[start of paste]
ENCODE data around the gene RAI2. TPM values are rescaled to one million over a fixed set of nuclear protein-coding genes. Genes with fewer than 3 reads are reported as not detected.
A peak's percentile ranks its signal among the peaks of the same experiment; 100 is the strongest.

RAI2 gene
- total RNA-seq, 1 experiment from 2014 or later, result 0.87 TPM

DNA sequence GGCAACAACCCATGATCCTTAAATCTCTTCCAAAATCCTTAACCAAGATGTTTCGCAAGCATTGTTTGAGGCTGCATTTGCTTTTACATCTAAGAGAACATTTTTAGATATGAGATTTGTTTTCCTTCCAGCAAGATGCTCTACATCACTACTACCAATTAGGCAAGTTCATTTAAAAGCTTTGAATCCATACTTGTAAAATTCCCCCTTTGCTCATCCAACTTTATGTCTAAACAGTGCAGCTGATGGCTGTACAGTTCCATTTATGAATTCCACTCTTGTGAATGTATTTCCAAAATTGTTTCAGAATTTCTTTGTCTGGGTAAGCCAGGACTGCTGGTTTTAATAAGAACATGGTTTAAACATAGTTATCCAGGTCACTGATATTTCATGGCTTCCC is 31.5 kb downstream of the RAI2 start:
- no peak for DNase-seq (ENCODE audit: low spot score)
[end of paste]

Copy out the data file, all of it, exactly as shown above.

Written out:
ENCODE data around the gene RAI2. TPM values are rescaled to one million over a fixed set of nuclear protein-coding genes. Genes with fewer than 3 reads are reported as not detected.
A peak's percentile ranks its signal among the peaks of the same experiment; 100 is the strongest.

RAI2 gene
- total RNA-seq, 1 experiment from 2014 or later, result 0.87 TPM

DNA sequence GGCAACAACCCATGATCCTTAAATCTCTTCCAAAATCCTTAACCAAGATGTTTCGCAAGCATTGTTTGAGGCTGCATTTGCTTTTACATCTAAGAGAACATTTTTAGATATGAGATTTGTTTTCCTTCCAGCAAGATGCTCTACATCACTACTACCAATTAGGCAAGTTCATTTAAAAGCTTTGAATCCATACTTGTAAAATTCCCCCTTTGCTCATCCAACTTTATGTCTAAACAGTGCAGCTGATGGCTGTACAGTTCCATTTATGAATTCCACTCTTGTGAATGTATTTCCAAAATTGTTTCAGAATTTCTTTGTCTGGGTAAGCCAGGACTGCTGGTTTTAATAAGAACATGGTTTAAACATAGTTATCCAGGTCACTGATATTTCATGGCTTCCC is 31.5 kb downstream of the RAI2 start:
- no peak for DNase-seq (ENCODE audit: low spot score)